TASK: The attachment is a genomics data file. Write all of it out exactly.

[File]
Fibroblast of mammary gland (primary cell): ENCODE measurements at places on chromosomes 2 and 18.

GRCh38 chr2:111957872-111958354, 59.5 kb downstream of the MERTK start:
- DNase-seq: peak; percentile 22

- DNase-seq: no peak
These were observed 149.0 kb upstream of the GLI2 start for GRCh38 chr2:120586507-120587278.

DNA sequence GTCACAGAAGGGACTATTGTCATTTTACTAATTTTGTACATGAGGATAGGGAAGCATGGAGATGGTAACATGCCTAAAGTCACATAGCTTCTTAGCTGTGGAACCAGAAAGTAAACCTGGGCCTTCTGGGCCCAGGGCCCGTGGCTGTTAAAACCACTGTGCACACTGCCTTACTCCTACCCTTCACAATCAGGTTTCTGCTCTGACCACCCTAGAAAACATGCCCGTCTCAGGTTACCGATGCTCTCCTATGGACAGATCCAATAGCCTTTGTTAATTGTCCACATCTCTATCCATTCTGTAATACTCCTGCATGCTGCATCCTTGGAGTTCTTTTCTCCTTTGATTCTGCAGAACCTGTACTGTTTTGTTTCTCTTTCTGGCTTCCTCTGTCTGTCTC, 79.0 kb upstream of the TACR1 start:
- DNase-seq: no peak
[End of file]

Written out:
Fibroblast of mammary gland (primary cell): ENCODE measurements at places on chromosomes 2 and 18.

GRCh38 chr2:111957872-111958354, 59.5 kb downstream of the MERTK start:
- DNase-seq: peak; percentile 22

- DNase-seq: no peak
These were observed 149.0 kb upstream of the GLI2 start for GRCh38 chr2:120586507-120587278.

DNA sequence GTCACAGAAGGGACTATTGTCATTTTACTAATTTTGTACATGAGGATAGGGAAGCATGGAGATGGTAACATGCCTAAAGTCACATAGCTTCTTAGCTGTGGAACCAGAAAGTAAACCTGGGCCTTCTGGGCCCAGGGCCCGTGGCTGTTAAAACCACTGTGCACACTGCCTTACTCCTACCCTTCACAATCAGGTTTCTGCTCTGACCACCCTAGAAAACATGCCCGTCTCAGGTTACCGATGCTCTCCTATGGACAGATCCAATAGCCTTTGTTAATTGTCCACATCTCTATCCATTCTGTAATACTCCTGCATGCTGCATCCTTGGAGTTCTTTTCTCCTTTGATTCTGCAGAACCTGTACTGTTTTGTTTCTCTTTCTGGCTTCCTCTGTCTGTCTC, 79.0 kb upstream of the TACR1 start:
- DNase-seq: no peak